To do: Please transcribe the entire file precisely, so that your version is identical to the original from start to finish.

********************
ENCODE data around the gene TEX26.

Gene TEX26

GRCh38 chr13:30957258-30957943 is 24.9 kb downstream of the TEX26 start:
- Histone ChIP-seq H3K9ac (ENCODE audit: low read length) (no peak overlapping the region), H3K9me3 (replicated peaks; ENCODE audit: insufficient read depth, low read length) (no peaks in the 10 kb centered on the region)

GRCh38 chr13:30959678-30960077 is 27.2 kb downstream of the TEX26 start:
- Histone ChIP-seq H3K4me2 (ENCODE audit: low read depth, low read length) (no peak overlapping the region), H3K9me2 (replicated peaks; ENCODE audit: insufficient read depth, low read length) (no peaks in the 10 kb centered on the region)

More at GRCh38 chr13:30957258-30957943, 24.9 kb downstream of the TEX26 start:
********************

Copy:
ENCODE data around the gene TEX26.

Gene TEX26

GRCh38 chr13:30957258-30957943 is 24.9 kb downstream of the TEX26 start:
- Histone ChIP-seq H3K9ac (ENCODE audit: low read length) (no peak overlapping the region), H3K9me3 (replicated peaks; ENCODE audit: insufficient read depth, low read length) (no peaks in the 10 kb centered on the region)

GRCh38 chr13:30959678-30960077 is 27.2 kb downstream of the TEX26 start:
- Histone ChIP-seq H3K4me2 (ENCODE audit: low read depth, low read length) (no peak overlapping the region), H3K9me2 (replicated peaks; ENCODE audit: insufficient read depth, low read length) (no peaks in the 10 kb centered on the region)

More at GRCh38 chr13:30957258-30957943, 24.9 kb downstream of the TEX26 start: